Sorting out my thoughts on culture and technological adoption has been a challenge this week. First, there is the basic problem of access, which we discussed last week. Now, if we are working on the presupposition that all parties involved have access, we need to figure out how they might or might not use technology and why. It turns out that answers to these questions are myriad and branch in many directions often leading to questions about perceptions and interpretations of technological terms which seem to be evolving so fast that it is hard to come up with sound definitions that are comprehensible to all affected parties. Simple vocabulary is not enough, but the rudiments of communication must start somewhere and misunderstandings are inevitable as we thrash it out.
JS Arnett makes some good points in his blog at http://jsarnett.wordpress.com/2008/02/02/technology-and-culture/, which is “For instance, in the US, most American, especially the younger generation, grab new technololgy as fast as it emerges. However, even some groups within the US mainline resist these changes. For instance, certain religous groups do not use many modern technologies, prefering a more simple lifestyle. Also, socio-economic factors also influence what technologies become integrated….you can integrate it if you can’t get your hands on it. Then if we look at countries other than the US, we see situations where the government keeps a tight control on what technologies are introduced into the population, and in certain other places, technology, or how it is used can even be considered a criminal act.” There are numerous problems involved with getting everyone on board the Technology Train.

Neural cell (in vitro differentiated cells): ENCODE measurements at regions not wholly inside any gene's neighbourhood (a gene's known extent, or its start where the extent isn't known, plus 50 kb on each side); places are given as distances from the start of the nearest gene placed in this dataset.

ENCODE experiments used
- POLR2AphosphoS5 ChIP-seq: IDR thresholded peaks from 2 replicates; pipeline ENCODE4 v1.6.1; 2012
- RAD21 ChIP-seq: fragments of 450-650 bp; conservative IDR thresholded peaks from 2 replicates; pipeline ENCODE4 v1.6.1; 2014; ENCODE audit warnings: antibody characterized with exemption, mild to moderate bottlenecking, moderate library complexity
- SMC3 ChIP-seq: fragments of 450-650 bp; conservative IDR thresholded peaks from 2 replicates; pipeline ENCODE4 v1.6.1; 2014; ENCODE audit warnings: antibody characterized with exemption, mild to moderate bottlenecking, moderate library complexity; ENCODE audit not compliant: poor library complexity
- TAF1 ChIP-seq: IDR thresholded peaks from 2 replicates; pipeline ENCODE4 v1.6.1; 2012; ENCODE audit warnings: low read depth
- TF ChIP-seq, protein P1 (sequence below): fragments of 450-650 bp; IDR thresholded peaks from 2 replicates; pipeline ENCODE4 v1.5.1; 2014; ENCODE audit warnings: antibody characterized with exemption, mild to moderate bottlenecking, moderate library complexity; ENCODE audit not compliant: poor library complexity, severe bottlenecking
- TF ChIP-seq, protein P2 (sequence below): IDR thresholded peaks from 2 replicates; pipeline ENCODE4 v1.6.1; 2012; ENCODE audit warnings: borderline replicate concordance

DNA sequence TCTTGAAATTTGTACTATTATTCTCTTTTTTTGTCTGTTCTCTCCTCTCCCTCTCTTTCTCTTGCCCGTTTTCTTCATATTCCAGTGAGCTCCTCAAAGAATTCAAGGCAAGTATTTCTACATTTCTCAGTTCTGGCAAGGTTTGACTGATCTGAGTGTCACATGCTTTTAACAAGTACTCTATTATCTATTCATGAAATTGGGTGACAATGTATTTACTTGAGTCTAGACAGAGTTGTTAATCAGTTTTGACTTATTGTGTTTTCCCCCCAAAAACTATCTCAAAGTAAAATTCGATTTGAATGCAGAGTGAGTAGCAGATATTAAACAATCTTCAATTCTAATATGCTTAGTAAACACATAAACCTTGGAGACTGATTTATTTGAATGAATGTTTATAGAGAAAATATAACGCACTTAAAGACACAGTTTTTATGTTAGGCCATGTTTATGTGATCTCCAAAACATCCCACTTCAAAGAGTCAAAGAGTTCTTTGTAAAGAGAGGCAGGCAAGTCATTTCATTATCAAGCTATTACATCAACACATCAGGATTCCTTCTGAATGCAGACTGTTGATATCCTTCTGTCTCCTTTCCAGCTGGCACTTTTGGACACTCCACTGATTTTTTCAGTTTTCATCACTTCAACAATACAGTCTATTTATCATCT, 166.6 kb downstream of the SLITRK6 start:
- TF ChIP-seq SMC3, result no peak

Let’s define our terms: what is a “social networking technology”? a blog entry by danah boyd at
http://www.zephoria.org/thoughts/archives/2008/01/18/lets_define_our.html has us thinking about how to define “social networking technology” and “social network sites”. Honestly, until I read this blog, I would have considered the terms to be, more or less, interchangeable. This week I pondered the reason that I would just so cavalierly gloss over their meanings. I’m still not sure of my personal reasoning. Perhaps it is because I have never given much thought to the actual differences, which in my estimation may be a part of the cultural divide. If I worked online more, I would be more aware of the nuances of the language of that particular cultural environment. It is precisely these principles and features of different cultures that we need to be aware of and try to identify with when learning and teaching in an online environment. We have to step outside of ourselves and, in fact, widen our body of existence to include a working understanding of cultural differences and how to reach a common ground for communication.